While in France, Adam Smith became friends with the father of physiocracy, Francois Quesnay. The two men shared some of the same economic ideas but differed greatly on others. Both strongly believed in laissez faire (literally “let do”, used to refer to government intervention in the economy) economic policy, but for different reasons. The physiocrats believed in laissez faire because of their concern with the export of French grain for the good of France. Adam Smith believed in laissez faire because he observed, throughout the history of England and Scotland and during his own life, that government intervention in the economy did not always produce better social outcomes than competitive free markets. One similarity in the ideas of the phsyiocrats and Adam Smith is that they were based on real-life context. Quesnay’s ideas were based on what he observed would best serve France, and Smith’s ideas were based on what he observed would best serve England.

Some of the main differences in the ideas of Francois Quesnay and Adam Smith are Quesnay’s focus on production rather than consumption, and each man’s conception of where economic growth and prosperity came from. Adam Smith saw consumption as the main driver of economic activity because without consumption (demand), there is no need for production of certain goods and services. Smith saw the importance of demand in determining what is produced in an economy. Adam Smith also believed that labor, not land, was the source of value. He believed that economic growth would occur through the division of labor and capital accumulation, and that wealth came from the flow of goods and services in an economy.

The Wealth of Nations

Adam Smith’s An Inquiry into the Nature and Causes of the Wealth of Nations, commonly known as The Wealth of Nations was publised in 1776. It marked the beginning of a new school of economic thought, known as the classical school, which influenced the future of economics to come. Adam Smith saw economics differently from the mercantilists and the physiocrats before him. He was able to bring together all of the previous ideas of economics into one piece of work. While others ignored certain aspects of the economy in their analysis, Smith saw the interconnectedness of different parts of the economy and explained his ideas in The Wealth of Nations. According to Robert L. Heilbroner (1999), “The Wealth of Nations is not a wholly original book, but it is unquestionably a masterpiece” (p. 51). This statement refers to the fact that all of Smith's ideas were not original, for instance, he shares some beliefs with the mercantilists and the physiocrats, but the way in which he put all of these ideas together in one work was something completely original.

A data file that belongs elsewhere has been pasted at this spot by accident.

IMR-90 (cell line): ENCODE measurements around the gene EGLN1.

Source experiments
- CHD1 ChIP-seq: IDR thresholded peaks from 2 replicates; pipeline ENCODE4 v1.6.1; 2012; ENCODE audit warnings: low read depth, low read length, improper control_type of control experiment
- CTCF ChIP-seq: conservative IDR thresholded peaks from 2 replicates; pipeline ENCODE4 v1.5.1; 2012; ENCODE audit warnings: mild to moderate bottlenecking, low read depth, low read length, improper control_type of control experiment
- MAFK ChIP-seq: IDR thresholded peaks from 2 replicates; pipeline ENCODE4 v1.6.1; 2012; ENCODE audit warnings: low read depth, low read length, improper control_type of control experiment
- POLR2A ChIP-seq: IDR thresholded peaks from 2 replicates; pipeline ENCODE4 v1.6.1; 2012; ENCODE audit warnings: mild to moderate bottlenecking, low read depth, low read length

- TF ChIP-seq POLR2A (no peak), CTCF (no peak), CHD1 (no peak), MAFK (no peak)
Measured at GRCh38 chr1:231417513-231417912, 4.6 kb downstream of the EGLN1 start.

Smith used the first sentence of The Wealth of Nations to make clear that his ideas about economics were not the same as those of the mercantilists and the phsyiocrats. As cited in Landreth (2002, p. 86) from The Wealth of Nations, “The annual labor of every nation is the fund which originally supplies it with all the necessaries and conveniences of life which it annually consumes, and which consists always either in the immediate produce of that labour, or in what is purchased with that produce from other nations.”